How to Get the Most out of Couples Therapy

couple walking together on beach Couples are often uncertain what to expect from couple's therapy and even more, they are not sure what the therapist expects from them.  I have found in my experience what can be helpful and not helpful in the therapeutic process.

What is Helpful

  1. Letting go of what's not helpful.  Problems occur when reality departs from your expectations of yourself, your partner and of therapy.  So it's important that you have realistic expectations and goals as a couple.  If you are asking your partner to change something, it's sometimes important that your expectations and goals are consistent with theirs.
  2. An understanding that change and couple's therapy takes time, patience and dealing with the uncomfortable.  It's like taking a wrong turn when you are already late, and you didn't realize it until you are miles down the road in the wrong direction.  When you do realize it and turn the car around, it is going to take some time to get back to the place you went astray.  And even more time to get to place you where you want to go.
  3. Change in how you see the problems in the relationship.  Remember, "it takes two to tango”, even when you and your partner feel like you are in a mosh pit.  See the problem as a relationship problem, not just what your partner is doing wrong or their character flaws.
  4. Focus on yourself rather than your partner.  A good way to think about it is to remember, "where there is an action there is a reaction."  Here are some good questions you can ask yourself to start doing that:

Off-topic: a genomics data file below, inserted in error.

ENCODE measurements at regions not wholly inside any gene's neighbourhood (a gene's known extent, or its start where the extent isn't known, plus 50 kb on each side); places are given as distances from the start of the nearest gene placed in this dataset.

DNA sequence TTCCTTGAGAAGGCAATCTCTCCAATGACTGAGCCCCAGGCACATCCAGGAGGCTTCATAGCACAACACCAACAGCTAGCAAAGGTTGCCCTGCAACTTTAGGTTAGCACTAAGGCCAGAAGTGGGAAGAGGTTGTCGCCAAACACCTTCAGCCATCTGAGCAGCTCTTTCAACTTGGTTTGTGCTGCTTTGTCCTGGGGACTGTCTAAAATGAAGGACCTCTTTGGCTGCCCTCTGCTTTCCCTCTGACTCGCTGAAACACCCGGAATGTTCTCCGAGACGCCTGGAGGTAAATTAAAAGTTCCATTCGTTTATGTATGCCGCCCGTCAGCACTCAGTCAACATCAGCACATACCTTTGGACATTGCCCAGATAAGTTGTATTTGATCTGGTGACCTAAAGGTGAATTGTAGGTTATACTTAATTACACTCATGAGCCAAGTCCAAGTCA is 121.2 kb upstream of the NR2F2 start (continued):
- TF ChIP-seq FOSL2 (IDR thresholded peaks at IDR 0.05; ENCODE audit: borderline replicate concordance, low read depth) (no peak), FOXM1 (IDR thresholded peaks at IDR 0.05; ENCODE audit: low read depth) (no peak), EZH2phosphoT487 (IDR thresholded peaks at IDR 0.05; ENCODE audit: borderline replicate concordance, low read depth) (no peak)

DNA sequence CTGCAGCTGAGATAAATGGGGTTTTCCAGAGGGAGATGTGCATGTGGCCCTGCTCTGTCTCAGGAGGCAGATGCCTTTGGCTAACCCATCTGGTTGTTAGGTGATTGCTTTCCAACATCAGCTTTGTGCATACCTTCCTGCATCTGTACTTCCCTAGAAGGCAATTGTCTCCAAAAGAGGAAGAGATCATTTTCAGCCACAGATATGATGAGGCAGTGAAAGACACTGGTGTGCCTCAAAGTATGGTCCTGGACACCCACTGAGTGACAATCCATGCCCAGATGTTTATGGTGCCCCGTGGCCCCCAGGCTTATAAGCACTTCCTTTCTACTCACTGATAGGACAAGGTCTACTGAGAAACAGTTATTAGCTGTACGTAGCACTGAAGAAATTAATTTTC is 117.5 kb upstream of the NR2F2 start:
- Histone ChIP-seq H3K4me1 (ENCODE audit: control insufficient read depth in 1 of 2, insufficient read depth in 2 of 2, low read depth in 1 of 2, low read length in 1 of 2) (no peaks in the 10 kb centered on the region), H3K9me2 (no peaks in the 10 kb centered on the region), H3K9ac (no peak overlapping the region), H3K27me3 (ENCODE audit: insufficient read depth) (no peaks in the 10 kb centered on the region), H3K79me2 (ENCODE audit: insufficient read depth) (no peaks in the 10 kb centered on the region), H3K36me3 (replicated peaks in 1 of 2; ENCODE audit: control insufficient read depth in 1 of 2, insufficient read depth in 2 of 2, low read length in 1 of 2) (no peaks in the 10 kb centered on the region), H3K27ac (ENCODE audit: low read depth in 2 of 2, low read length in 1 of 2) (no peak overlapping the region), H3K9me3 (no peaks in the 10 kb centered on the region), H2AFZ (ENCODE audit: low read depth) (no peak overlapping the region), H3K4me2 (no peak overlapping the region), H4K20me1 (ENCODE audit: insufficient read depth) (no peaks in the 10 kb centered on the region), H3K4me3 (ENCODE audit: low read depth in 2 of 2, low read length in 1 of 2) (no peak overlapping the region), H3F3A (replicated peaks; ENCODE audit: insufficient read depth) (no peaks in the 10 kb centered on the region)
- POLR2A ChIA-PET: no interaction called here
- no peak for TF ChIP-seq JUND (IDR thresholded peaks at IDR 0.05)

• What is my partner doing that creates strong feelings in me?
  • What are those feelings?
  • How do I perceive what my partner is doing?
  • How do I react?
  • What does my partner see when I react?
  • How do they react to my reaction?

What is Unhelpful

  1. Couples see communication as the problem in the relationship and often see communication skills as the quick fix.  However, when I have sent couples home with the basic skills of how to communicate and fair fighting rules, they will often come back to tell me that they found themselves in the same arguments and conflict that they had previously.  Identifying what to do and how to do it is often the easy part; the bigger challenge is the why.  How you think differently about the problem is more effective that trying to figure out how to quickly fix it.
  2. "I don't know".  Partners sometimes use the "I don't know" as a block.  They become afraid of conflict and escalating arguments so "I don't know" becomes a way to safely avoid that, which is totally understandable, however this also blocks the therapist towards helping.
  3. The expectation that the therapist will do all the work. My hope is that the couple takes home what they learned in the session about themselves and the other person and practices those insights when they are not in session.  Also, a good couple's therapist will not be on your side or your partner’s side.  But keep in mind that although I am not a referee, I am not neutral either.  I may challenge one or the other at different times.
  4. The expectation that "my partner" needs to change and having an agenda of what that is.  It's easy in your frustration to see your partner as the problem because it would be easier for you if they did all the improving.  You can't change your partner, your partner can't change you, but you can influence each other to promote the change in the relationship.  The more you believe your partner should be different, the less initiative you will take to change what is between you.




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